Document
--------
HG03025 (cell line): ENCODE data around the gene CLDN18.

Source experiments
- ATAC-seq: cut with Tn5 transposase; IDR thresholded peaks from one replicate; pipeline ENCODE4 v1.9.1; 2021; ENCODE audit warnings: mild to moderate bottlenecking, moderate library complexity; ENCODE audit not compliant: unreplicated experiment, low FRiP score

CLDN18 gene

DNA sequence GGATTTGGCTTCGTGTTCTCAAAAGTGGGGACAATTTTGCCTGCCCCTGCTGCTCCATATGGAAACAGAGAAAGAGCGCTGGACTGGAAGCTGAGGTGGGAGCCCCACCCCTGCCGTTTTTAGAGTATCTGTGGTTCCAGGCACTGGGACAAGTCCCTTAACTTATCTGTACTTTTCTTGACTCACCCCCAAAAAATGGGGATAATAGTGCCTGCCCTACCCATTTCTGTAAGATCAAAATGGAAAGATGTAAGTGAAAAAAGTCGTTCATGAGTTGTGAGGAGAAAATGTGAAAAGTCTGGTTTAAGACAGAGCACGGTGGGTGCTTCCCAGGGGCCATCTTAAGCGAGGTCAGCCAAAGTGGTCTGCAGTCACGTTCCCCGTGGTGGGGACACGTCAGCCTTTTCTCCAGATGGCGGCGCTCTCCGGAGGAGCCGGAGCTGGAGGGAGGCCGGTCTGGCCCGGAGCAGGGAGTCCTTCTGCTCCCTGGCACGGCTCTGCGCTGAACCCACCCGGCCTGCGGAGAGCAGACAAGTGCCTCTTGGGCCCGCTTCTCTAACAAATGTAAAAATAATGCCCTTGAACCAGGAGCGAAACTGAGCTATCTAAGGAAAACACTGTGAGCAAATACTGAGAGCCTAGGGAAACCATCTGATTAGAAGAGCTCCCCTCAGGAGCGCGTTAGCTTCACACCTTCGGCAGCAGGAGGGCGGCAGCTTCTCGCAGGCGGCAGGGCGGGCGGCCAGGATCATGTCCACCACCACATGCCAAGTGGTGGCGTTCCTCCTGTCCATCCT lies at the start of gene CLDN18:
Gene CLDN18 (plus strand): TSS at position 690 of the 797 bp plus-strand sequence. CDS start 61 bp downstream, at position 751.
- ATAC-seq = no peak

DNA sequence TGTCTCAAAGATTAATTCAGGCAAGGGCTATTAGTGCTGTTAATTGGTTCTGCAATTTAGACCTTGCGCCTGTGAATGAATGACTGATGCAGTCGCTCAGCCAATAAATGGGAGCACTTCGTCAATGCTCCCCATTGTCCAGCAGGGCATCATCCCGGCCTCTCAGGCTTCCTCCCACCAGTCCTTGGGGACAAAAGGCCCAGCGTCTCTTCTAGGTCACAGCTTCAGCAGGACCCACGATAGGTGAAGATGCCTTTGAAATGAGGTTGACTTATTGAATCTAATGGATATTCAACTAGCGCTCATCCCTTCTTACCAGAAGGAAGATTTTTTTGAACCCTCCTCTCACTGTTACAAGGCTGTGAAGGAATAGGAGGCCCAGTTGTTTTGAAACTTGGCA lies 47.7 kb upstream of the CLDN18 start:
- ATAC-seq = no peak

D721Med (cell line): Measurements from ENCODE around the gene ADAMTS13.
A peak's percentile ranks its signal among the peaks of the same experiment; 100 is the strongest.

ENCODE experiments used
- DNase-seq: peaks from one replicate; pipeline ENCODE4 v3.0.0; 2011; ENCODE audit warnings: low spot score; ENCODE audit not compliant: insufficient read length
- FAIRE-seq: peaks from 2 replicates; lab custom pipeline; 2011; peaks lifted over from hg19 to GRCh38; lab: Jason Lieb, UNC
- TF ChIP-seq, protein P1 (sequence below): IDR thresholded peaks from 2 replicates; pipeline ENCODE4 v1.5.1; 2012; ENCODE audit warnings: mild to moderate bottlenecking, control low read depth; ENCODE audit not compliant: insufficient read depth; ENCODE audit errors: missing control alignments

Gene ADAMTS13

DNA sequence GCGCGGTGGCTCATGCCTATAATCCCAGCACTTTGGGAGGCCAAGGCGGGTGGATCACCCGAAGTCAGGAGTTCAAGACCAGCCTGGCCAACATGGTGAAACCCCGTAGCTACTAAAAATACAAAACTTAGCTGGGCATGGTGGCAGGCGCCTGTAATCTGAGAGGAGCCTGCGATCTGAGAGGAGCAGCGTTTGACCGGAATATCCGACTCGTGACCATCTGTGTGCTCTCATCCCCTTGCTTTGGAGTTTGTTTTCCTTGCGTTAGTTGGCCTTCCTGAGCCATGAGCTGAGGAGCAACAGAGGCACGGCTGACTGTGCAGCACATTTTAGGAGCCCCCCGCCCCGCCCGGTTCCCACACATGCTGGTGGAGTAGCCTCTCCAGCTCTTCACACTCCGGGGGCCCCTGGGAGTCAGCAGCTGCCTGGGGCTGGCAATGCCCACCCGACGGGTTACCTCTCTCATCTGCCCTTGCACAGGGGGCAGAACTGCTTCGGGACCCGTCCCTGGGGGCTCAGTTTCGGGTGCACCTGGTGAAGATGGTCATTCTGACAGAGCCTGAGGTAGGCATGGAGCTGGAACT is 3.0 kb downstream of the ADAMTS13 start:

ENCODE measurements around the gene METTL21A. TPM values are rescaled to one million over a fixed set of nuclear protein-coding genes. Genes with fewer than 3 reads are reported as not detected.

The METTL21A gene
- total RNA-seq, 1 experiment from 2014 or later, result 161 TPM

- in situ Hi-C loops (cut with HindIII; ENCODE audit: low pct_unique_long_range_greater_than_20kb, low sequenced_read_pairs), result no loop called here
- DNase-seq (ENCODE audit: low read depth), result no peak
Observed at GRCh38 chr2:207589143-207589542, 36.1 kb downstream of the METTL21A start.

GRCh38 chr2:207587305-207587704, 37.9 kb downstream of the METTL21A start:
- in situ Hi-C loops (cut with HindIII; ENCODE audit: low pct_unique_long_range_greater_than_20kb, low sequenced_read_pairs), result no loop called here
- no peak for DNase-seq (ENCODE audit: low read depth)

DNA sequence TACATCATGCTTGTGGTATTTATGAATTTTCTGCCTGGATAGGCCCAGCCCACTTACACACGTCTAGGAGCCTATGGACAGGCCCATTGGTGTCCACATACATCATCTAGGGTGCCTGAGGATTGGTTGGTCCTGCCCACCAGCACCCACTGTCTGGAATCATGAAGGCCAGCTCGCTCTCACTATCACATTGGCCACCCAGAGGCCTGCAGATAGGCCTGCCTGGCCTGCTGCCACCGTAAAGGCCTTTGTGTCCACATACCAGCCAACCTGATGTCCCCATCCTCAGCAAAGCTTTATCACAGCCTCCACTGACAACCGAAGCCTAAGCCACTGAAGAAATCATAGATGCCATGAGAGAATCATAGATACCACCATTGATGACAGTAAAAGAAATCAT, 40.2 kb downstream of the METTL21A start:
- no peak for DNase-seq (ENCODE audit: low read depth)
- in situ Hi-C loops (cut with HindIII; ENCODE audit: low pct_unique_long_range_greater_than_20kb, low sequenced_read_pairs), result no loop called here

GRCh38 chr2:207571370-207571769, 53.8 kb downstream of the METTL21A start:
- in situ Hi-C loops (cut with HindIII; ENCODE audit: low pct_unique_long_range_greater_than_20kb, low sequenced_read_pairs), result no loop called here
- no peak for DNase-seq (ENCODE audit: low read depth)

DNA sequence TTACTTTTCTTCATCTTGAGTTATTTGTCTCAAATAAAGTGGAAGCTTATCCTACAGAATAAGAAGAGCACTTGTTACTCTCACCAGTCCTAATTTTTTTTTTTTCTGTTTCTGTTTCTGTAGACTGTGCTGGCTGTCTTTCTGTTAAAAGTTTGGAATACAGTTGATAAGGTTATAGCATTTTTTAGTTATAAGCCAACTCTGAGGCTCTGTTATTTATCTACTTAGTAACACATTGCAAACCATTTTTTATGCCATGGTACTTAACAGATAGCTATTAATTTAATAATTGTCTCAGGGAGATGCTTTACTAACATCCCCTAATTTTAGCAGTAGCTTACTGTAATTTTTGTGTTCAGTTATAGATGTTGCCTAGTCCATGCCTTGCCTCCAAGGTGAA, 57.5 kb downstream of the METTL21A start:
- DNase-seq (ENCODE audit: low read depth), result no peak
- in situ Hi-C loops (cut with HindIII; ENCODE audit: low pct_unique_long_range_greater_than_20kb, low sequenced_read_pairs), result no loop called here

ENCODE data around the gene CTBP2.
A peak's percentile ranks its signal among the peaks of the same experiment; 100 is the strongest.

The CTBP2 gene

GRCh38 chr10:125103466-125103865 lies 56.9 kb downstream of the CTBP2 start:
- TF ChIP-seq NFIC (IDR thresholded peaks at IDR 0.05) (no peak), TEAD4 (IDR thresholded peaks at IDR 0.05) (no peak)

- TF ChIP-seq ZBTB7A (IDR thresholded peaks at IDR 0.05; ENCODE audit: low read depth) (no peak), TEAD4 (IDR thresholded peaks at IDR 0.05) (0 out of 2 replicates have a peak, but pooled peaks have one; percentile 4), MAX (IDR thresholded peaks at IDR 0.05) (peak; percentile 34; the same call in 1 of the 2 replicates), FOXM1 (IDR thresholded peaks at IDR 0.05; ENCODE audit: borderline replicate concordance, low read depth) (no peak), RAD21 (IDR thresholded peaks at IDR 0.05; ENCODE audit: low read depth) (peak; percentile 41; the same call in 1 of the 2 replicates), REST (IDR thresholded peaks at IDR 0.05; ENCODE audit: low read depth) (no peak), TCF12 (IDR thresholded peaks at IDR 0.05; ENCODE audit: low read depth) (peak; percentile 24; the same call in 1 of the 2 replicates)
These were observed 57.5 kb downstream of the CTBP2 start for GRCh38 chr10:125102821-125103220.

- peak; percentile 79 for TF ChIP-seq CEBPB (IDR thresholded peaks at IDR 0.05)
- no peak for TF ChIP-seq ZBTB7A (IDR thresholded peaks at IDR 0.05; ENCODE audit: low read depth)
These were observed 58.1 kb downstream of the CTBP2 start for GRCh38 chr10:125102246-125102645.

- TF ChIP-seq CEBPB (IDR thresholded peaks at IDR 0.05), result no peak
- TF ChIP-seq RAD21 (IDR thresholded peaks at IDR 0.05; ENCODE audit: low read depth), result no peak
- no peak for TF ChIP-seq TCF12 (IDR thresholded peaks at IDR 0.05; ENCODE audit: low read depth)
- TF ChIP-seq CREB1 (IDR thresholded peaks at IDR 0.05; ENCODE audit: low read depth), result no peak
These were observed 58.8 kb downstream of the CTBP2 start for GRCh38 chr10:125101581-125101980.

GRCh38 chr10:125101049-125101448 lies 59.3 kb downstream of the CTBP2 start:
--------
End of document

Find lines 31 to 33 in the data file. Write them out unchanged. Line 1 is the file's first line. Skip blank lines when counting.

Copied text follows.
- in situ Hi-C loops (cut with HindIII; ENCODE audit: low pct_unique_long_range_greater_than_20kb, low sequenced_read_pairs), result no loop called here
- no peak for DNase-seq (ENCODE audit: low read depth)

DNA sequence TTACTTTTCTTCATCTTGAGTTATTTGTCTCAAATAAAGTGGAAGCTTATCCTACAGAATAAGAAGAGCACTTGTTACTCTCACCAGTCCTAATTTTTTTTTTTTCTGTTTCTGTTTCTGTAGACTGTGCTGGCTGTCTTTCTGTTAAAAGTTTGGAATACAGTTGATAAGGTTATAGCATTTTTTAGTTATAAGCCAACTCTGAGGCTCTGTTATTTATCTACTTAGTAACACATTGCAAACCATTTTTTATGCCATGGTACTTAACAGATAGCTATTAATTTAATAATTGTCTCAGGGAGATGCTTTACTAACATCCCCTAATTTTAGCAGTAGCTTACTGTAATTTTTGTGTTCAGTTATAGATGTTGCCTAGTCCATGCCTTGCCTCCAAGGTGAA, 57.5 kb downstream of the METTL21A start: